This is the kind of case that gets the WTO a bad name: confirming a ruling that the US acted illegally in requiring that beef and pork sold in America be marked with a country of origin label (hence the COOL acronym applauded by sub-editors worldwide). Predictably the WTO’s discontents are agin it.
But without getting into the technicalities of the case, which require more qualifications in food technology than I possess (ie >0) to explore fully, the principle behind the ruling is quite simple and quite fair. It’s whether the labelling has the effect of discriminating against foreign producers by being needlessly complex or otherwise unjustifiably difficult to comply. Read more
Welcome to the FT’s live blog assessing the outcome of an extraordinarily dramatic night in Brussels. Markets have responded powerfully with sharp moves in equities, bonds and currencies after EU leaders agreed measures that will see a shift towards central supervision of eurozone banks in exchange for short-term support on Italian and Spanish sovereign debt. We will bring you details of the overnight deal and trace reaction.
18.10: We’re wrapping up the live blog after a day that started very early in Brussels. The action is now shifting over to Berlin, where the German parliament will hold a key vote to approve the ESM and the previously agreed fiscal discipline treaty. For updates on the Bundestag this evening from our own Gerrit Wiesmann, please follow FT.com.
In the meantime, here are some of the highlights from a busy day following the summit’s late-night deal. Read more
How are poor people helped by an “individual mandate” that forces them to spend money they don’t have on health insurance, asks Gideon Rachman. Read more
After a tense wait, the US Supreme Court on Thursday upheld the core components of the Affordable Care Act, a victory for the president. Many had expected the fate of the law to lie in the hands of Anthony Kennedy, but it was in fact the Chief Justice John Roberts who made the decisive vote.
This graphic explains how each judge voted and previous landmark judgments that the court has made. Read more
Mexico’s three month presidential campaign ended officially on Wednesday. The vote is on Sunday, with results expected by midnight, local time. JP Rathbone gives us his insights on the possible outcomes. Read more
We’re keeping an eye on the Euro summit after a dramatic first day. Head over to our live blog for all the latest reaction and analysis, or take a look at some of these pieces as we head into the weekend: Read more
Welcome to our coverage of the EU summit in Brussels on Thursday. By John Aglionby and Ben Fenton in London, and Shannon Bond in New York. All times BST.
The big question will be whether the European leaders who favour quick fixes to the eurozone crisis can persuade German chancellor Angela Merkel that she is wrong to describe their proposals as “eyewash and fake solutions”.
The key event today will be
the Italy-Germany semifinal of the Euro 2012 championship the leaders’ dinner but we’re expecting much jockeying and market action before then.
01.40: As of pixel time, negotiations continue in Brussels and our crack team is still on the case.
Non-euro leaders may be gone, but @‘s @, @ & @ are still here! And me.
We’re shutting down our live updates from New York, but this blog will be back in the swing of things soon, anchored by the FT’s Hong Kong bureau and later by our London colleagues.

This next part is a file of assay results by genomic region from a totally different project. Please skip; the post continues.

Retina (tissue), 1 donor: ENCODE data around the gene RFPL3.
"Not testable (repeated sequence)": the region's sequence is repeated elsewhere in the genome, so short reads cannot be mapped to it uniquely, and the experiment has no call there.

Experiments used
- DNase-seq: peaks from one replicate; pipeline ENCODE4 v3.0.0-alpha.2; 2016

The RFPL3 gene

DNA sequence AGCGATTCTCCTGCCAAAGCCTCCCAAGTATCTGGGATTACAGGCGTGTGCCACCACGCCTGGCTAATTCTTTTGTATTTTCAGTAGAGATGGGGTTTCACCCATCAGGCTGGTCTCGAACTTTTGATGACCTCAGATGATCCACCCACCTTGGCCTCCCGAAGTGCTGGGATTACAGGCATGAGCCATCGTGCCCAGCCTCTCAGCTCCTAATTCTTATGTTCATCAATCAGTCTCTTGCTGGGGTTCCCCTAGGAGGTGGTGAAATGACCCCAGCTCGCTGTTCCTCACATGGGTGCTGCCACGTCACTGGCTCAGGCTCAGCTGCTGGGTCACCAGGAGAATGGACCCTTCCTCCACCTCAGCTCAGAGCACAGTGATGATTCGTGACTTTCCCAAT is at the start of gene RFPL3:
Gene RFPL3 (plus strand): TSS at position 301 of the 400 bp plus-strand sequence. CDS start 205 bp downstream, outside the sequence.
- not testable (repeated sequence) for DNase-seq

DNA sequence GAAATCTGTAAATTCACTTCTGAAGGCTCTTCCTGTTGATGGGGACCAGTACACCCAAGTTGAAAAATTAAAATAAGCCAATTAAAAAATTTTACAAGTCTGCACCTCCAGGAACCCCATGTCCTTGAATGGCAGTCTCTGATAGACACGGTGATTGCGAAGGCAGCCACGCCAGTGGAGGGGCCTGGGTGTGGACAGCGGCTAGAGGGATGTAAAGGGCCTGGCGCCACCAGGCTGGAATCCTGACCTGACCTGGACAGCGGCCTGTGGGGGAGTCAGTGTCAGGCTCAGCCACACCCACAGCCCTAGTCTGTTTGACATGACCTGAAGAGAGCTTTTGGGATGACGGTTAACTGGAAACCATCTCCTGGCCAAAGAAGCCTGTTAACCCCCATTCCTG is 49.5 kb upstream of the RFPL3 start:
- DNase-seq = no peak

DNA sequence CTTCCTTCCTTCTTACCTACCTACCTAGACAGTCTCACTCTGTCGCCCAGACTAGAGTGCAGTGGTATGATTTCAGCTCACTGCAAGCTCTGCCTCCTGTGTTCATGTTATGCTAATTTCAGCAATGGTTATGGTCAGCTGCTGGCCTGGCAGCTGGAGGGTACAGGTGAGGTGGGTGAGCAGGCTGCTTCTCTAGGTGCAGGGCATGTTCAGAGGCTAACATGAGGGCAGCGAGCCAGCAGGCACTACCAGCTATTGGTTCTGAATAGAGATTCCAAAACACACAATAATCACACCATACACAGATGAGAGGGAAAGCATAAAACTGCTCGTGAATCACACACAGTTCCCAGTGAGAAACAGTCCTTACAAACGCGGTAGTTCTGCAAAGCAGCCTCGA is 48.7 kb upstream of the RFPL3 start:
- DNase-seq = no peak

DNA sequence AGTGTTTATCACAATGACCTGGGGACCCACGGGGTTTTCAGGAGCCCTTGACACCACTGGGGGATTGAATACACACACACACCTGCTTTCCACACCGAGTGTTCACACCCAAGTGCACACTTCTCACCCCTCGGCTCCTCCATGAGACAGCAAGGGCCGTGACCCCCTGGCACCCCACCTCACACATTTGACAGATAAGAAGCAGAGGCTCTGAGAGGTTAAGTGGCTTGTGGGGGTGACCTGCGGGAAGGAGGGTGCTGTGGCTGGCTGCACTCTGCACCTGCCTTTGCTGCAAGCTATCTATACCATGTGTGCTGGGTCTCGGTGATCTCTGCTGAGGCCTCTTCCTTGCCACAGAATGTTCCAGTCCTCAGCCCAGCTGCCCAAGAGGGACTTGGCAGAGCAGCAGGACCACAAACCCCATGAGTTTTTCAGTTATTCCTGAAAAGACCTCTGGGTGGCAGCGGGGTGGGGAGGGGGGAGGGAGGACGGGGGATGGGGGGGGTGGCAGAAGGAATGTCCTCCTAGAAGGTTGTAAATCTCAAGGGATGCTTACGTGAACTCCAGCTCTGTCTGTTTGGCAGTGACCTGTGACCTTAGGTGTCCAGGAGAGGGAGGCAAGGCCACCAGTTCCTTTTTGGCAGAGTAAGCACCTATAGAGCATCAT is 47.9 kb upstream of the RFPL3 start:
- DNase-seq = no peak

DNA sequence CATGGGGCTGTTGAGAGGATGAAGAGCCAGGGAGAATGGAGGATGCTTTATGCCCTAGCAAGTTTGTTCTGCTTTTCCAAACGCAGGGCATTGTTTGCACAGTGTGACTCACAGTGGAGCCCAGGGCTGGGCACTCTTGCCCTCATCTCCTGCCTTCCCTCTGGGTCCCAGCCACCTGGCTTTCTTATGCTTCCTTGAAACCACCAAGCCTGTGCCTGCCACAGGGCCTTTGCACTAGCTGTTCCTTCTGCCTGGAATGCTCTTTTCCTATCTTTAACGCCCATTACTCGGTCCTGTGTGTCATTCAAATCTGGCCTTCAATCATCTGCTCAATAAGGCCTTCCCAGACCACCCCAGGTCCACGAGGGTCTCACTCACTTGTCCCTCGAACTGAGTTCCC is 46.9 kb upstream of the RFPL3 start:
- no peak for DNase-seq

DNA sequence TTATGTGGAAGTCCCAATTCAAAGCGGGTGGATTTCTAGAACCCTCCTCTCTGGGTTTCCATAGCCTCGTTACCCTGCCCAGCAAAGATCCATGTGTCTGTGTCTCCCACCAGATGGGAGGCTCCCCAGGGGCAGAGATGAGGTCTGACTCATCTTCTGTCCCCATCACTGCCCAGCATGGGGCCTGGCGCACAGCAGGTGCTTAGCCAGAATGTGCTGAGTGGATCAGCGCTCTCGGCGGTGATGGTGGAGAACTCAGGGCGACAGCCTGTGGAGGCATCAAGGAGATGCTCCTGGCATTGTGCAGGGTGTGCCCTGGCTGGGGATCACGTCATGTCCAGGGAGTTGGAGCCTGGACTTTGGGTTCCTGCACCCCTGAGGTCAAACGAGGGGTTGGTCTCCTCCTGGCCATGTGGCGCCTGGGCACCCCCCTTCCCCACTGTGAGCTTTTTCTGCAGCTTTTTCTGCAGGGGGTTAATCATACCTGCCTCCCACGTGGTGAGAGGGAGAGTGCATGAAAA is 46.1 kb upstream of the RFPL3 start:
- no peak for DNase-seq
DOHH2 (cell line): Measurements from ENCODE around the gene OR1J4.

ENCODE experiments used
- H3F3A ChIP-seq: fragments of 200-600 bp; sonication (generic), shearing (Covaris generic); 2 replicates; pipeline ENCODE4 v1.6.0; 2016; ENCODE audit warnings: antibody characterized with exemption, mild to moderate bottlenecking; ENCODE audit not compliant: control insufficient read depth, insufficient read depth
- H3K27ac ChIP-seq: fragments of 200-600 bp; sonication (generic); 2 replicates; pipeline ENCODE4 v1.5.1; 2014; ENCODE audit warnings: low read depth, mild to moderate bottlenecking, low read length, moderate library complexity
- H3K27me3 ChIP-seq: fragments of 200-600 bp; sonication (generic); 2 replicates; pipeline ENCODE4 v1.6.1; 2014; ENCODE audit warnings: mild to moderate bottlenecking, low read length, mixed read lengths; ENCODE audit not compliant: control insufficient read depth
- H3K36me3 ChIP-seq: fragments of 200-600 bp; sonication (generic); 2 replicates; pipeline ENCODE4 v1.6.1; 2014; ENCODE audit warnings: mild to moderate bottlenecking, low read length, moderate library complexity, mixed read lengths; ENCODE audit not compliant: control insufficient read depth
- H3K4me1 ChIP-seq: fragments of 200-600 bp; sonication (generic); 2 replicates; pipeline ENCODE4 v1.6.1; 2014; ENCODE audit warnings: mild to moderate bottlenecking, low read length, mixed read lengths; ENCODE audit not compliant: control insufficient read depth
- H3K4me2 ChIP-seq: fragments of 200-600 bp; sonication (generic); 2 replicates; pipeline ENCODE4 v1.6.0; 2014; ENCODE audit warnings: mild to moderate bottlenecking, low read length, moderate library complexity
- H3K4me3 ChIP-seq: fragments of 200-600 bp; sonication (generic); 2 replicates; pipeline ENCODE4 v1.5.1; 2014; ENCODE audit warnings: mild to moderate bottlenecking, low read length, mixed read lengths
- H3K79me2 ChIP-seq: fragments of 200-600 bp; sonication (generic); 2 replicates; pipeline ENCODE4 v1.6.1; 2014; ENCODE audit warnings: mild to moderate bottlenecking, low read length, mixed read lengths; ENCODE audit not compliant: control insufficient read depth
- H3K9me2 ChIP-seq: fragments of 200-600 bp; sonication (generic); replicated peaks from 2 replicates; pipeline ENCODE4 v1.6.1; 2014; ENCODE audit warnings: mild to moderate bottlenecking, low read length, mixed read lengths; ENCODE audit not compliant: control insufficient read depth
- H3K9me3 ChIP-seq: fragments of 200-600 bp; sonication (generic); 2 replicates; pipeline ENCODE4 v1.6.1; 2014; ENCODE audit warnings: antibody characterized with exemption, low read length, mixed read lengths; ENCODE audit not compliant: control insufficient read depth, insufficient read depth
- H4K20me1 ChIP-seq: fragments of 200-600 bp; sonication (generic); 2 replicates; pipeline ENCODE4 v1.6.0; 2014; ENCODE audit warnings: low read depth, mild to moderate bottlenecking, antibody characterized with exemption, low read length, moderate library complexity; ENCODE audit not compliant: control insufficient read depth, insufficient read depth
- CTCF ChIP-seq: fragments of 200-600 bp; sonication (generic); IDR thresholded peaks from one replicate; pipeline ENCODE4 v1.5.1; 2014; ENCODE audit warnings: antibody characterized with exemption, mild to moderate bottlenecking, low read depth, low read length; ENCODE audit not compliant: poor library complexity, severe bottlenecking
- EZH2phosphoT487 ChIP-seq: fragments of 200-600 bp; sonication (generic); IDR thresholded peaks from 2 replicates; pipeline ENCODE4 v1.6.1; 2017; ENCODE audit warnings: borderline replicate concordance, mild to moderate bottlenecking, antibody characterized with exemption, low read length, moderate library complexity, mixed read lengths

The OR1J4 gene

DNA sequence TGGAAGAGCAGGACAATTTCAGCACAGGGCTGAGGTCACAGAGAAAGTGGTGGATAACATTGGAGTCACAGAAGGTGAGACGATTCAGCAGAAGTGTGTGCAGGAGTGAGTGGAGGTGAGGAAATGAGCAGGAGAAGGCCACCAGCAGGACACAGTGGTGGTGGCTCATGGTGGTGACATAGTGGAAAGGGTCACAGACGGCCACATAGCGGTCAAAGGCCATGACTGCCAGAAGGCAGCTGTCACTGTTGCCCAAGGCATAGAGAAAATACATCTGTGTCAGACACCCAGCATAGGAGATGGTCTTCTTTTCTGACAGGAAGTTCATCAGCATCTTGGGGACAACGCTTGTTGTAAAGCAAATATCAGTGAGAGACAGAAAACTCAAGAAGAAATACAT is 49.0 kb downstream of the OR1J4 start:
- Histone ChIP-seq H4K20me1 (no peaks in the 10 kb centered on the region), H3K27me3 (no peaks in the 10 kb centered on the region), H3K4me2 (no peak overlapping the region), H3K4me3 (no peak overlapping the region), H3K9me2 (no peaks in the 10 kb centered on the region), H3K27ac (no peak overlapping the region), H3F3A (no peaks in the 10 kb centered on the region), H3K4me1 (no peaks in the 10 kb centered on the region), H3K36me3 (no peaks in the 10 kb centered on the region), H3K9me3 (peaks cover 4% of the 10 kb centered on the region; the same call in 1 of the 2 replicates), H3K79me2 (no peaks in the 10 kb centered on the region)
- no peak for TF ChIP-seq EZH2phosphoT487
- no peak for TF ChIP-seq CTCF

As always, keep tuned to FT.com for the latest news. Read more
Those worrying about the US being in hock to the rest of the world have fresh reasons for alarm: the US net international investment position (what Americans owe foreigners minus vice versa) last year worsened by about a trillion and a half dollars to a nice round $4tn deficit.
Alarm and despondency! America going bust! Ravening wolves on the streets of Manhattan! Read more
So primed was everyone for an iconoclastic Supreme Court ruling that it took a few moments to realise Obamacare had emerged pretty much unscathed. Among those who mis-skimmed the 66-page document were CNN, Fox News and a host of Republican lawmakers. “Individual mandate ruled unconstitutional. Let Freedom ring!” tweeted Dennis Ross, a Republican congressman from Florida. A few minutes later Mr Ross deleted that and followed up with a new one: “Truly disappointed with Justice Roberts and others who allowed this assault on the Republic to stand.”
Legal scholars will pore over what motivated John Roberts to side with his four liberal colleagues and deprive his fellow conservative justices of a majority. Self-preservation might have been one motivation – it would be a rash chief justice who put his name to the obliteration of a sitting president’s signature domestic reform. Political analysts have less patience than scholars. In addition to the pundits, campaign staff for Mitt Romney and Barack Obama instantly agreed that the ruling would offer bigger political benefits to the Republicans. Read more
Fighters loyal to the Free Syrian Army prepare their weapons (Lo/AFP/GettyImages)
Activists close to the Free Syrian Army say that recent defections from the regime include a general who was associated with non-conventional weapons, adding that he is the most senior military official to join the opposition thus far.
Syria has an arsenal of chemical weapons, allegedly including significant stocks of nerve gas, that has been high on the list of concerns of western governments and Israel.
The activists say they expect the general will now help them restructure the leadership of the rebels. “He has a lot of information about the deployment of security forces and the regime’s assets,” one activist says. The general, whose name is likely to be made public in the next few days, is thought to have left his post a month ago and gone into hiding before being smuggled to Turkey. Read more